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Peale Center restoration deserves public’s support | READER COMMENTARY

The front of the Peale Center on North Holiday Street. (Noah Scialom/Baltimore Sun Media).
The front of the Peale Center on North Holiday Street. (Noah Scialom/Baltimore Sun Media). (Noah Scialom / Baltimore Sun Media Group)

A block from City Hall, on Holliday Street, one of Baltimore’s most historic buildings has stood decaying and all but doomed for decades. The good news, however, is that this 207-year-old landmark, profiled recently in The Baltimore Sun by Jacques Kelly, is a cutting-edge gift to Baltimore’s history and culture (”The Peale Center, Baltimore’s oldest museum, has new electricity, plumbing, and gaslights,” March 13).

Rembrandt Peale opened his “Museum and Gallery of Fine Arts” in 1814. The museum only lasted a few years, but the history of this handsome brick building, the first of its kind in the new nation, had just begun. Over 175 years, it became Baltimore’s first city hall, an innovative but short-lived public school for black students and, finally, the first city museum. In the 1990s, the Baltimore City Life Museum grew nearby. The Peale handed over its collections. When the City Life Museum closed up shop, the collections went to the Maryland Historical Society.

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After 2010, a group of enterprising souls led by Jim Dilts sought to save the all but deserted building. As the then-president of the Maryland Historical Society, I received visits looking for support. Like so many of my colleagues, I was skeptical. Who needed another rundown museum in a hard to get to downtown neighborhood?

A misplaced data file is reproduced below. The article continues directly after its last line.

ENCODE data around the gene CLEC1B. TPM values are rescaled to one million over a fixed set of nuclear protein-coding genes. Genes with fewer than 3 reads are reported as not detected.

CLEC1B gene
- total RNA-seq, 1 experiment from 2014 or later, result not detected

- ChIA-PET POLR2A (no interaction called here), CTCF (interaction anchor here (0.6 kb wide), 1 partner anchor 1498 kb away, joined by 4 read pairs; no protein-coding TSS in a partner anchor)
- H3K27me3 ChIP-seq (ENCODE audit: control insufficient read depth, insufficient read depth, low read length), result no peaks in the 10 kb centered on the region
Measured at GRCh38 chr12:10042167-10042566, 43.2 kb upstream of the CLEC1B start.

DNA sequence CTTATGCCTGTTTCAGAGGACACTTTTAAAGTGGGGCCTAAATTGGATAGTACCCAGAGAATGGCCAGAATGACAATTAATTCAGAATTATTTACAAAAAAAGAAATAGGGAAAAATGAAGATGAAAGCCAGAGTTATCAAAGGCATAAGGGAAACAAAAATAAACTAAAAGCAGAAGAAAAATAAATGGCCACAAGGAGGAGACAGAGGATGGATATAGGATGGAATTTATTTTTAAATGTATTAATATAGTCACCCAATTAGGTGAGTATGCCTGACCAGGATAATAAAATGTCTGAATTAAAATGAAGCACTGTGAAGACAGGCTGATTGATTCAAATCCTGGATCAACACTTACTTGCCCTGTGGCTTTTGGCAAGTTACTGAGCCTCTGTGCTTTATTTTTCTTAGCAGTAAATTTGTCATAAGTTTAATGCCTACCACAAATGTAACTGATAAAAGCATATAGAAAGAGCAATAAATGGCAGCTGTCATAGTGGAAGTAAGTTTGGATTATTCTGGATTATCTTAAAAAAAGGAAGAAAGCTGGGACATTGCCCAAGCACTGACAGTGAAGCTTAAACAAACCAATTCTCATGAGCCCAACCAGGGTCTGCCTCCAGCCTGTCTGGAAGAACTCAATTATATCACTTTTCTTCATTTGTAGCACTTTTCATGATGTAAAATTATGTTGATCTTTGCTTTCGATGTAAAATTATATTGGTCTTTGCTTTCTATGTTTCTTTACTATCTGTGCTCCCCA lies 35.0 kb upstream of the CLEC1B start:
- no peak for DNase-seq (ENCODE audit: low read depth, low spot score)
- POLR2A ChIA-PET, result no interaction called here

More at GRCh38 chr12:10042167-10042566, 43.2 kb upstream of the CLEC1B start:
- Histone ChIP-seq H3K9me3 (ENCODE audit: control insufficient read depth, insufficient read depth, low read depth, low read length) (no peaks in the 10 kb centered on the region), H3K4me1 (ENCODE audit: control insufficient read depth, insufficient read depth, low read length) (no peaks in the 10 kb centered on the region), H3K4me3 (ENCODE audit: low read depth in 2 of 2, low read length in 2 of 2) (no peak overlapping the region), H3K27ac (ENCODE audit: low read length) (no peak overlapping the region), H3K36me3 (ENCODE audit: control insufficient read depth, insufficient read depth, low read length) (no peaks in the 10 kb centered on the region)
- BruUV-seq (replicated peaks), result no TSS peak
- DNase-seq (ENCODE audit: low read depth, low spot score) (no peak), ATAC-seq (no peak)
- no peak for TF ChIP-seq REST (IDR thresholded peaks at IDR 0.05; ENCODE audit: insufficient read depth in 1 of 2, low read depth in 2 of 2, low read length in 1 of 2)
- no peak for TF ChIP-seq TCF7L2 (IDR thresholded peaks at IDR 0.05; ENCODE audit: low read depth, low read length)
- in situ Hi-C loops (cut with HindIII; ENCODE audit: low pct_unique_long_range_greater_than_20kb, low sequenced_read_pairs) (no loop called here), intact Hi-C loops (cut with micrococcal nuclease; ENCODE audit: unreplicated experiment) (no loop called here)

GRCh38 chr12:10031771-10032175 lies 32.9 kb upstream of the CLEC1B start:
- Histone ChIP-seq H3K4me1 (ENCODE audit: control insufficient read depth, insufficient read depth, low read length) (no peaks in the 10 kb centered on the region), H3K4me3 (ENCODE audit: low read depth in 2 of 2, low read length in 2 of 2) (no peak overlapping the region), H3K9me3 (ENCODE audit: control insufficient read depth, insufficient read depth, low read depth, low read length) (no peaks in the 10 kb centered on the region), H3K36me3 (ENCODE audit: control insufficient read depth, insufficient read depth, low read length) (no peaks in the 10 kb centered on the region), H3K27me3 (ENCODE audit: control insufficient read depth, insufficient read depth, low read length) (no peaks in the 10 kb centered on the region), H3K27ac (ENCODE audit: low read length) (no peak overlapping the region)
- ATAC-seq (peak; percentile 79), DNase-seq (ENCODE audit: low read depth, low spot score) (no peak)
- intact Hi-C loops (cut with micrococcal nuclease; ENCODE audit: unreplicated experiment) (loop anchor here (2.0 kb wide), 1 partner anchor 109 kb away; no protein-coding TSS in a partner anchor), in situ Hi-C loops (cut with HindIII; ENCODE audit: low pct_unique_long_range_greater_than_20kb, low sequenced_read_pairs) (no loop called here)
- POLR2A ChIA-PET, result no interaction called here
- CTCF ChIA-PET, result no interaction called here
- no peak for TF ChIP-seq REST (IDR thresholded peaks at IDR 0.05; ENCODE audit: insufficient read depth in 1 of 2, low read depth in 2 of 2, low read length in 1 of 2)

Then, in 2017, new leadership arrived with a brand new paradigm. Within months, the old, dusty building was sputtering back to life. A mermaid in a tank checked my reservation for an event. With magician David London as a guide, I chased the ghost of PT Barnum at a séance and went through a time portal to explore Rembrandt Peale’s 1818 room of curiosities. In the revived back garden, David was accompanied by his pet lizard as he discussed surrealism.

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The new leadership was out to save the city’s intangible cultural heritage — those voices and stories that have been too often overlooked. Over the past few years, I have watched in amazement as the Peale has burst to life. Concerts, lectures, pop-up exhibits, virtual tours, all of Baltimore has been invited to bring its stories. The Peale is now the proud steward of the largest collection of Baltimore digital stories in the world.

The Peale Center for Baltimore History and Architecture is a new kind of civic museum. So far, millions have been raised to make the center available to all. It needs only $400,000 to finish the job. Check it out and be inspired to support it at www.thepealecenter.org.

Burt Kummerow, Towson

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